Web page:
Unfortunately I cannot explain it. I was talking to a journalist the first time we used nitrogen and somehow we got tagged as purveyors of molecular gastronomy. We wrote a letter to the entire media saying that we do not believe in molecular gastronomy, all we believe is in a good kitchen and a bad kitchen. The customer is not interested in molecular gastronomy. I may give him a variation of an olive but if he doesn’t like the taste of that olive we have failed. At the end every cuisine of the world depends on only one thing, the quality of the ingredient.

To make a great olive recipe you need to ensure you have the best olives, we make sure we get the best and that’s it. For the customer, the experience is just 2 seconds; we only have those 2 seconds to give them a burst of flavours.

We serve customers from around the world, which is difficult, 50 % of our customers are foreigners, we want to make a menu for everybody. So we cannot say that we do or understand what molecular gastronomy is.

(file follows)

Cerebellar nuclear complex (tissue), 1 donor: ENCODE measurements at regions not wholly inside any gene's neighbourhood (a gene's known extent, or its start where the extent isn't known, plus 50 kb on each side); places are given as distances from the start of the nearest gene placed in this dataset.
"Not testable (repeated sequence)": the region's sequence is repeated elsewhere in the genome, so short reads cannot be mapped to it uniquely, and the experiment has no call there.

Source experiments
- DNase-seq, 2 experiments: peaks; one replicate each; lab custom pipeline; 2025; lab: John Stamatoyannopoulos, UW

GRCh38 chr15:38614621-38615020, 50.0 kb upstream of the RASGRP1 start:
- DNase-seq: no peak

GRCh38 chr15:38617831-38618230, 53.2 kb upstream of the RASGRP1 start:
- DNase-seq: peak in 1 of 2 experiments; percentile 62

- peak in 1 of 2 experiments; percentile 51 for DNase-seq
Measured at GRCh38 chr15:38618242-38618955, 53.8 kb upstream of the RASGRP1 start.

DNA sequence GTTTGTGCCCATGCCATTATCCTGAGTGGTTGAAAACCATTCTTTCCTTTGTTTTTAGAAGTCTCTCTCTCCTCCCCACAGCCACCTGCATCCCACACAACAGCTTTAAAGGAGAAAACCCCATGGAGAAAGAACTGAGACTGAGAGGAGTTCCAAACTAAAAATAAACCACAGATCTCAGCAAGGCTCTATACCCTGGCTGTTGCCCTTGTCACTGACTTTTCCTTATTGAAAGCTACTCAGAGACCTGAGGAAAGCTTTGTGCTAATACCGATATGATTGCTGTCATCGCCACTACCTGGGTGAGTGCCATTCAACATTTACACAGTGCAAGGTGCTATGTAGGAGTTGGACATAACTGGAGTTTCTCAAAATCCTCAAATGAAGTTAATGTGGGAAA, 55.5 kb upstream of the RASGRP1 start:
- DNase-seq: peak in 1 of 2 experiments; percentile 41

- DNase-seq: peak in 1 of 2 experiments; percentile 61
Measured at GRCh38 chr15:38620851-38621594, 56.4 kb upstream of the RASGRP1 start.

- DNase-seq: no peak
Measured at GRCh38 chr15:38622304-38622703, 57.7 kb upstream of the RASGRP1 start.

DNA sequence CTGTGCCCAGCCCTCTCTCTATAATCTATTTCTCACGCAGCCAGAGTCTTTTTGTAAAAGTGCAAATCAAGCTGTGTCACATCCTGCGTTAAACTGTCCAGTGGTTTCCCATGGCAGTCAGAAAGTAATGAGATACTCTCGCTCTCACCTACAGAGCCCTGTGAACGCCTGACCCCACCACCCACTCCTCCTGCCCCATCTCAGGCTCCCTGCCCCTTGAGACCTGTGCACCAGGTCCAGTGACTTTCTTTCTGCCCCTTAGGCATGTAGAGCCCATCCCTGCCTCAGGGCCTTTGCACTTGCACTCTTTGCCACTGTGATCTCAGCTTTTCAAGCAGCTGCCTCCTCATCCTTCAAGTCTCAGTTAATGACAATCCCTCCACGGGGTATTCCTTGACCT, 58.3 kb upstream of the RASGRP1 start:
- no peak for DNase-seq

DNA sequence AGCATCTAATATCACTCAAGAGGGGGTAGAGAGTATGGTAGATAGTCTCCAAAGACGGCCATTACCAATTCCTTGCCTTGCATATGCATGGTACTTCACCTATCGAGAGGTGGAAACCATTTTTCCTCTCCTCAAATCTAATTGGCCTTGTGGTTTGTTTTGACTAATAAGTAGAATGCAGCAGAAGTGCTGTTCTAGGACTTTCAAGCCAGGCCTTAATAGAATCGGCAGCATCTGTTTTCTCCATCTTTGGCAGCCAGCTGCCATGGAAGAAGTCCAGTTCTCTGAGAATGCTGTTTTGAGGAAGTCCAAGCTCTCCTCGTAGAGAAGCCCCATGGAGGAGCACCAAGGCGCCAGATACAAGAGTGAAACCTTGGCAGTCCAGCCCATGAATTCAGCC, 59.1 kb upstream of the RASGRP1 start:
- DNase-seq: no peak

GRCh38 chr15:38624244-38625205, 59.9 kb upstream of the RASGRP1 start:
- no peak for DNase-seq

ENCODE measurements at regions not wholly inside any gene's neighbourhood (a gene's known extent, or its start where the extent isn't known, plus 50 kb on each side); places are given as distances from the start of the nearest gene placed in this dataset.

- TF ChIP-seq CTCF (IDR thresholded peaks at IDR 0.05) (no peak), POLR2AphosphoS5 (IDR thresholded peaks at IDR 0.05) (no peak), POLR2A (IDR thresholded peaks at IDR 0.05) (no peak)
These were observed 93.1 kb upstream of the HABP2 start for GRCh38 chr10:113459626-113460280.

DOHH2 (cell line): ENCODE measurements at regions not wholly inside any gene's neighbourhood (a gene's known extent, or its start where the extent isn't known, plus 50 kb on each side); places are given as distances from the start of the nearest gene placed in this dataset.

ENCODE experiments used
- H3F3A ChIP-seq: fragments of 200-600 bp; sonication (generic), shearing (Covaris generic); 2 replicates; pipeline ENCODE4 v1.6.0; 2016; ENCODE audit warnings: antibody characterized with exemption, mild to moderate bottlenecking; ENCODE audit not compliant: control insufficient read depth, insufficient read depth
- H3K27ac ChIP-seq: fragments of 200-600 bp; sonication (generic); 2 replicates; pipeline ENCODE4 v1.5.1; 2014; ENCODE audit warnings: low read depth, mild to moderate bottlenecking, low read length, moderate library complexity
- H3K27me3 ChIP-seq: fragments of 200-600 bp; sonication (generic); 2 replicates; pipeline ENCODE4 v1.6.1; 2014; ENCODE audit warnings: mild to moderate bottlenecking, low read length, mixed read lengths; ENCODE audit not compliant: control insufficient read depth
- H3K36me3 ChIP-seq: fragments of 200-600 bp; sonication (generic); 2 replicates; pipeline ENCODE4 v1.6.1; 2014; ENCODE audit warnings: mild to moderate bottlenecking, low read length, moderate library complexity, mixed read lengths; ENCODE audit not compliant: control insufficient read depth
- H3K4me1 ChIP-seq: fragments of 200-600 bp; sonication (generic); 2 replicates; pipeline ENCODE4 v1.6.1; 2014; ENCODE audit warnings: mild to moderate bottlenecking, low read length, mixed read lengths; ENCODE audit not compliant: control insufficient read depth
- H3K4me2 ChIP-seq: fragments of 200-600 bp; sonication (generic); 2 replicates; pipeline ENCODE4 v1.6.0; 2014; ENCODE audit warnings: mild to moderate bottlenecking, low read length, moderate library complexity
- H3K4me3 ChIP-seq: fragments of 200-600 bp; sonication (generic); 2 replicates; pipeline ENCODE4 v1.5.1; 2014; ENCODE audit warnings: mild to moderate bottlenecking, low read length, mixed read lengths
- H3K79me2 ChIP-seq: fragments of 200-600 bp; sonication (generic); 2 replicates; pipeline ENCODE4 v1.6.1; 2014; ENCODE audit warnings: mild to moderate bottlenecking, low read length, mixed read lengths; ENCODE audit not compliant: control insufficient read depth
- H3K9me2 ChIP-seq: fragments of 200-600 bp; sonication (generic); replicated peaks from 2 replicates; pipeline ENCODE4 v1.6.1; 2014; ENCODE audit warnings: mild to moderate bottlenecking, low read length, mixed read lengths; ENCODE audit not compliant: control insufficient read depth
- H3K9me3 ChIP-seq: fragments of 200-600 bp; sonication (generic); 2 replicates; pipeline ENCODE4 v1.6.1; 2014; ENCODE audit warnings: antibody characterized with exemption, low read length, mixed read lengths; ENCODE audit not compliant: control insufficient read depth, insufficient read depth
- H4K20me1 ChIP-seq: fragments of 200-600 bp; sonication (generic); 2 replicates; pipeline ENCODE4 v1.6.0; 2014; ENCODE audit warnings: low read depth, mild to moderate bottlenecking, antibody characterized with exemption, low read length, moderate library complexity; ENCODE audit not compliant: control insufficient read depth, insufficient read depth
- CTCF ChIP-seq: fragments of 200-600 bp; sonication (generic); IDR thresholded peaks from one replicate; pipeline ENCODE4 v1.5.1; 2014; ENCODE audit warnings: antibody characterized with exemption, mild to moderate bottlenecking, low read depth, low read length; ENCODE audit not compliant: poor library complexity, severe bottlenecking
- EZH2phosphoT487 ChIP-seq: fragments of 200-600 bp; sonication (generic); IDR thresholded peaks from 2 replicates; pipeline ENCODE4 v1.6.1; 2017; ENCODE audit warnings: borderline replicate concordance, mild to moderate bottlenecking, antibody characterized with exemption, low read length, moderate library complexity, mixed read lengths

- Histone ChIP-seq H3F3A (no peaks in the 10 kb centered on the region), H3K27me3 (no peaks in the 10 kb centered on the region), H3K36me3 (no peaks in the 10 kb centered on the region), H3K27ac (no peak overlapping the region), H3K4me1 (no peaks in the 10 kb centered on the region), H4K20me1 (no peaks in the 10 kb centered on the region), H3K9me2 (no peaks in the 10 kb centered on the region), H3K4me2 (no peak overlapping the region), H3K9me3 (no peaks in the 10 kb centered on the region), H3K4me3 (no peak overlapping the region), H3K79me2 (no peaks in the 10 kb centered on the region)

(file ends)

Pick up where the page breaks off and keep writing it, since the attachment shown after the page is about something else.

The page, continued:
When I was on my way to Tickets I was excited, finally I was going to have the Adria experience. Do you realize the level of impact you have had on people who love food?

The entire team knows that there are people waiting to have dinner or lunch at our restaurant and we take this responsibility very seriously. We want to make sure that we do the best with every lunch or dinner seating.

What is the reason behind calling the restaurant Tickets?

The area where Tickets is located was like Broadway so we called it Tickets. The doors are like a cinema door. You come in for a show, for an experience.

You use emotion in food, my ice cream that I ordered was served in a way that reminded me of my childhood. ( It was served by someone riding an icecream cart to my table and ringing the cycle bell to inform me that it had arrived).

For us the most important thing is the food. We can play with emotion, we can create flash backs to when make people were young, but in the end the quality of the food is the most important to me. And really that’s all. Everything else, emotion, changing shapes and sizes is important but not as important as the food. We should not only do play food but also serious food. I am serious when I am fooling around with food.

As told to Nikhil Agarwal, Director & Sommelier – All Things Nice